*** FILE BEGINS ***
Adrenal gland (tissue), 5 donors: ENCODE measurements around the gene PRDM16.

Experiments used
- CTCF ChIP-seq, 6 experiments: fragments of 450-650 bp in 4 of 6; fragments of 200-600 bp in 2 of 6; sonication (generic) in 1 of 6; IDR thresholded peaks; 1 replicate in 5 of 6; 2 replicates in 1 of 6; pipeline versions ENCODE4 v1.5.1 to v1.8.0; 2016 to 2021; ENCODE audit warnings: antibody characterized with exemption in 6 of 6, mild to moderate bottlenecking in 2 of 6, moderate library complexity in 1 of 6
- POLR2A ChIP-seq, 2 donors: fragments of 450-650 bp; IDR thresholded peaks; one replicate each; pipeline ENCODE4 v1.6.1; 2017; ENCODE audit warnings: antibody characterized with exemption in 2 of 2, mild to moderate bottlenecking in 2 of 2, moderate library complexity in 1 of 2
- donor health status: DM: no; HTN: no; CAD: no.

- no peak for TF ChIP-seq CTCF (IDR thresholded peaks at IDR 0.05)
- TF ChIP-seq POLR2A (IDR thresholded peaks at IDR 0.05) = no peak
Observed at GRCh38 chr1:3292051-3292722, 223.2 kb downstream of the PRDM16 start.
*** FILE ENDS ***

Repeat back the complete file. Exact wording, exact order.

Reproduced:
Adrenal gland (tissue), 5 donors: ENCODE measurements around the gene PRDM16.

Experiments used
- CTCF ChIP-seq, 6 experiments: fragments of 450-650 bp in 4 of 6; fragments of 200-600 bp in 2 of 6; sonication (generic) in 1 of 6; IDR thresholded peaks; 1 replicate in 5 of 6; 2 replicates in 1 of 6; pipeline versions ENCODE4 v1.5.1 to v1.8.0; 2016 to 2021; ENCODE audit warnings: antibody characterized with exemption in 6 of 6, mild to moderate bottlenecking in 2 of 6, moderate library complexity in 1 of 6
- POLR2A ChIP-seq, 2 donors: fragments of 450-650 bp; IDR thresholded peaks; one replicate each; pipeline ENCODE4 v1.6.1; 2017; ENCODE audit warnings: antibody characterized with exemption in 2 of 2, mild to moderate bottlenecking in 2 of 2, moderate library complexity in 1 of 2
- donor health status: DM: no; HTN: no; CAD: no.

- no peak for TF ChIP-seq CTCF (IDR thresholded peaks at IDR 0.05)
- TF ChIP-seq POLR2A (IDR thresholded peaks at IDR 0.05) = no peak
Observed at GRCh38 chr1:3292051-3292722, 223.2 kb downstream of the PRDM16 start.